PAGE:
Revenue Integrity – Time to Hit the Reset Button

Whether you work for a full-scale enterprise or a smaller healthcare facility, revenue integrity programs’ increasing importance is consistent; beyond ensuring accurate billing and collection, these programs should strengthen reimbursement performance and provide sound financial practices.

Revenue cycle management (RCM) is a well-established concept in the business of healthcare, traditionally affiliated with the application of best practices regarding claim submission, coding and billing, operations, and patient access. As the blueprint for a reimbursement strategy, a sound RCM program ultimately drives financial performance.

However, even a well-structured RCM program can possess gaps that result in missed revenue, compliance risks, and failure to resolve issues. There is a certain level of acceptance of this missed revenue. However, with growing complexities regarding reimbursement, providers today simply cannot afford the luxury of leaving money on the table ─ hence, the birth of revenue integrity (RI).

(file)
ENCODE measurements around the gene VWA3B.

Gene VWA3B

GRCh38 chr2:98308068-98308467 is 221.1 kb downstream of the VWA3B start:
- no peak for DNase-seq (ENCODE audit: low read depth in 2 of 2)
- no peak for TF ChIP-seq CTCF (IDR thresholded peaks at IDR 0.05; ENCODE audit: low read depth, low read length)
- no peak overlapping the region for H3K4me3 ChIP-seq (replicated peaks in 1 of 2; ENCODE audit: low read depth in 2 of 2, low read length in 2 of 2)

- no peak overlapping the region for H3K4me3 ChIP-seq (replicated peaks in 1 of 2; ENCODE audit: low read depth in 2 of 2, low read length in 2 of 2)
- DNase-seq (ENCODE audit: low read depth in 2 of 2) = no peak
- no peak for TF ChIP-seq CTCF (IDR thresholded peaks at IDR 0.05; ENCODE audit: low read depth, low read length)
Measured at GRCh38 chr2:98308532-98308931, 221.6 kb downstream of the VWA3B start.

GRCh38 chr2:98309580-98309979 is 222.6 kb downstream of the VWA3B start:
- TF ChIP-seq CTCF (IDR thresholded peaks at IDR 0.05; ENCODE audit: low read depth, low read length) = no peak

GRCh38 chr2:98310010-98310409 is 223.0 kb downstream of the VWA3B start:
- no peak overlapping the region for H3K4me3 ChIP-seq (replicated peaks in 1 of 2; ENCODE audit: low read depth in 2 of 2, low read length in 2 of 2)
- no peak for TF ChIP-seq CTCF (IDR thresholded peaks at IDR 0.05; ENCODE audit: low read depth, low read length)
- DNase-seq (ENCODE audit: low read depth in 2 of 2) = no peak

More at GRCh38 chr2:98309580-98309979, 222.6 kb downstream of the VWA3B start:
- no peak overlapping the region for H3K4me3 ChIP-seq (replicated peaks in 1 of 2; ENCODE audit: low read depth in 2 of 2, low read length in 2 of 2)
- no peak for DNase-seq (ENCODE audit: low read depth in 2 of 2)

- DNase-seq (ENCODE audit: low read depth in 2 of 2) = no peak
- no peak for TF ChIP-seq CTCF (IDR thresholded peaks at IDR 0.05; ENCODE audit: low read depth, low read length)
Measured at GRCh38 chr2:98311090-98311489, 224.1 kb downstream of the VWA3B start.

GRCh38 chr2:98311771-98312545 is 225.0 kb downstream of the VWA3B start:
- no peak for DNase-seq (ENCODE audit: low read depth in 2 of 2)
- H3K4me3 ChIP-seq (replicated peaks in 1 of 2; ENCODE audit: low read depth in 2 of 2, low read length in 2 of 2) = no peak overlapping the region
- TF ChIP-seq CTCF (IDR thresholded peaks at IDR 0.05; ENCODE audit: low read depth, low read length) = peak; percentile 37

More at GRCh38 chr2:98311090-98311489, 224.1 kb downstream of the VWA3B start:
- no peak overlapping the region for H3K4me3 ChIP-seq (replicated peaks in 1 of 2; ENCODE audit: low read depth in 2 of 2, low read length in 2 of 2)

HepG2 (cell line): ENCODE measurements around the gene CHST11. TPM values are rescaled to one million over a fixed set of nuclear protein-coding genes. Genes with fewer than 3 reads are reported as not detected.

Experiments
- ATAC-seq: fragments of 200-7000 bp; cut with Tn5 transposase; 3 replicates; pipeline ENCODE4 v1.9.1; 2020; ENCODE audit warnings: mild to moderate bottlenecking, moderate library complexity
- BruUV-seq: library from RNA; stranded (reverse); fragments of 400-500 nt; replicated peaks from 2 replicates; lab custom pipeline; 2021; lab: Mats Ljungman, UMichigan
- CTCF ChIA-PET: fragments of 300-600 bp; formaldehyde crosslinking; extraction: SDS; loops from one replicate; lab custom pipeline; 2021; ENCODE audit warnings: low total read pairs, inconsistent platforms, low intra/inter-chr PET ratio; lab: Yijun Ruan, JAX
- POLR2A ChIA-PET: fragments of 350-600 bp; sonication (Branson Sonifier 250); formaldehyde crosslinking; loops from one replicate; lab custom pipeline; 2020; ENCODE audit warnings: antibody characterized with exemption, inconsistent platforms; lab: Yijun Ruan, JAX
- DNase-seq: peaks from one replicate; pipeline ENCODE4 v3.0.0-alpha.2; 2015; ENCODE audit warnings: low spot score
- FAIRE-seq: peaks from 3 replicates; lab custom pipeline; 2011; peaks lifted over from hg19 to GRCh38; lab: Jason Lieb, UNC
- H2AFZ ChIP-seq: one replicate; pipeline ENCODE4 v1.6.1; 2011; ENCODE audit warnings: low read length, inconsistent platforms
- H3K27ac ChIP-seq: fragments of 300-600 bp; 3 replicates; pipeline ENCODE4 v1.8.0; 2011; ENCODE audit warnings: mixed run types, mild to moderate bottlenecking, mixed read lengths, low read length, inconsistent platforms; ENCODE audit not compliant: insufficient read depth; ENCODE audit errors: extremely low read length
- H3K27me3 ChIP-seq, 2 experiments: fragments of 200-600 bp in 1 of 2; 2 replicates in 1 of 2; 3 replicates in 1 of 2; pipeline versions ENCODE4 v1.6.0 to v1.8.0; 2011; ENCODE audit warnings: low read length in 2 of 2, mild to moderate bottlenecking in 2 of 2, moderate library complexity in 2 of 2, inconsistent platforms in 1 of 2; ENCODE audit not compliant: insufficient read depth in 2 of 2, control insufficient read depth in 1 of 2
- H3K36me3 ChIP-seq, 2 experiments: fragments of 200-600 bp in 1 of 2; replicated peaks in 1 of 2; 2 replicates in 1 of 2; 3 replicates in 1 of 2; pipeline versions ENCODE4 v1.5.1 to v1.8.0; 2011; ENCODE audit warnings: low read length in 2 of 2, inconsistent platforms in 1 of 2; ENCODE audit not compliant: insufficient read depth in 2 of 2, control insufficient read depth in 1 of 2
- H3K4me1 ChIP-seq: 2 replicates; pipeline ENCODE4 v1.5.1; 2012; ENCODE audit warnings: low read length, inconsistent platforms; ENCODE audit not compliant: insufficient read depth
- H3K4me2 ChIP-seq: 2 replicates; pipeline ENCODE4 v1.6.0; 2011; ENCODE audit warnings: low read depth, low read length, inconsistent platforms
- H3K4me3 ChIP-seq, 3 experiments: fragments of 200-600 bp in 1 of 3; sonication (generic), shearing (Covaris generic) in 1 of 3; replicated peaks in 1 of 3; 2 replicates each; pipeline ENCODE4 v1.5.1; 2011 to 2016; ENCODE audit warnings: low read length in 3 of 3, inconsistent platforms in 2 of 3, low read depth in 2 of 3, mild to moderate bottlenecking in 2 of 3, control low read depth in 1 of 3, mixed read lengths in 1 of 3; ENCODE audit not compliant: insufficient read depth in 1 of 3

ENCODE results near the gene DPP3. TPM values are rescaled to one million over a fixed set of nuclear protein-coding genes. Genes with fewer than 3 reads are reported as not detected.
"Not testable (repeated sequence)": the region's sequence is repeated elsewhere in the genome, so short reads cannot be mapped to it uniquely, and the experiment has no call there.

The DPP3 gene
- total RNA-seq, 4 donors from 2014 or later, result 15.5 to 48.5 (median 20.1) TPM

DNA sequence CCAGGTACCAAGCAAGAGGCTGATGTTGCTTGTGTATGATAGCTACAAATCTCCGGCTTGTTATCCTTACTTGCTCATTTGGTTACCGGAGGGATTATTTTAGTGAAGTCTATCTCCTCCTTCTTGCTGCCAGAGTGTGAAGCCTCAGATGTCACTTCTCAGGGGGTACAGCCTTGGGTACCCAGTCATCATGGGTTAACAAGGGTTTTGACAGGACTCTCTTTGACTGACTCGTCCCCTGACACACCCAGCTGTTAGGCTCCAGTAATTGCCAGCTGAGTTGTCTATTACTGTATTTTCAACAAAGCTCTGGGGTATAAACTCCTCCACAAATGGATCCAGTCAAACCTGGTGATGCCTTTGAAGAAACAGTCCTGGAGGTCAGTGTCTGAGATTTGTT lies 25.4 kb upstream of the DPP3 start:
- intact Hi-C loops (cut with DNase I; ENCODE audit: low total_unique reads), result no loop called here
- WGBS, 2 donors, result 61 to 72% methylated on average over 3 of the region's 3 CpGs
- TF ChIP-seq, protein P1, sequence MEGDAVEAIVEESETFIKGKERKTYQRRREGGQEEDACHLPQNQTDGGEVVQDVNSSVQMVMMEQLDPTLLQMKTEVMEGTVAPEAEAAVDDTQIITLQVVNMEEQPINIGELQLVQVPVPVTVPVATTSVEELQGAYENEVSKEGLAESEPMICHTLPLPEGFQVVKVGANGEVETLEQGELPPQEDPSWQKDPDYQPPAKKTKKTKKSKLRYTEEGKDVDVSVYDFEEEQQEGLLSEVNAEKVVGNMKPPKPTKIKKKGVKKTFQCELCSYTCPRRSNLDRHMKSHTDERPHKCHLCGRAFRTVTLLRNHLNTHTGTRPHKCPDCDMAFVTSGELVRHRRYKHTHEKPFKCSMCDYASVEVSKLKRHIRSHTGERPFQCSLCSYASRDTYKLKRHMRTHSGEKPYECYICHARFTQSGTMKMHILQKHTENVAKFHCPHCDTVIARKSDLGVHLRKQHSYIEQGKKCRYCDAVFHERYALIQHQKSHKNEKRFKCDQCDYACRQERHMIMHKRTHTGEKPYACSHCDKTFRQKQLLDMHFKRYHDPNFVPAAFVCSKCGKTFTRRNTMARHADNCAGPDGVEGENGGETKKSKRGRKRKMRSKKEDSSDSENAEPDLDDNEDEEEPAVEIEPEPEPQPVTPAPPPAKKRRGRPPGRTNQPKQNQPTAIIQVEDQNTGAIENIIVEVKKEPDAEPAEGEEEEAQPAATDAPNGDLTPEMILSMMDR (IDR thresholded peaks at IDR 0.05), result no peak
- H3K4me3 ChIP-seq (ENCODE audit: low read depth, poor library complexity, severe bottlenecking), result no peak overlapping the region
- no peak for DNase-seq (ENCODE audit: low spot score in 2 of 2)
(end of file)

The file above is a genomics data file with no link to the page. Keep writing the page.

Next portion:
There has been a continual rise in revenue integrity’s importance and the need to connect all the clinical and operational links in the chain in recent years. Revenue integrity, as a division of RCM, involves processes that ensure workflows for revenue accuracy. RCM establishes procedures, and revenue integrity is considered the building block to ensure accuracy, consistency, and optimal reimbursement.  Essentially, revenue integrity is a critical link that should by design connect clinical operations with coding and business office functions.

This remains a developing function for hospitals and health systems, however, with the ever-volatile environment of healthcare revenue integrity becoming a top priority of financial leaders in healthcare.

Is it time to re-assess your RI functions?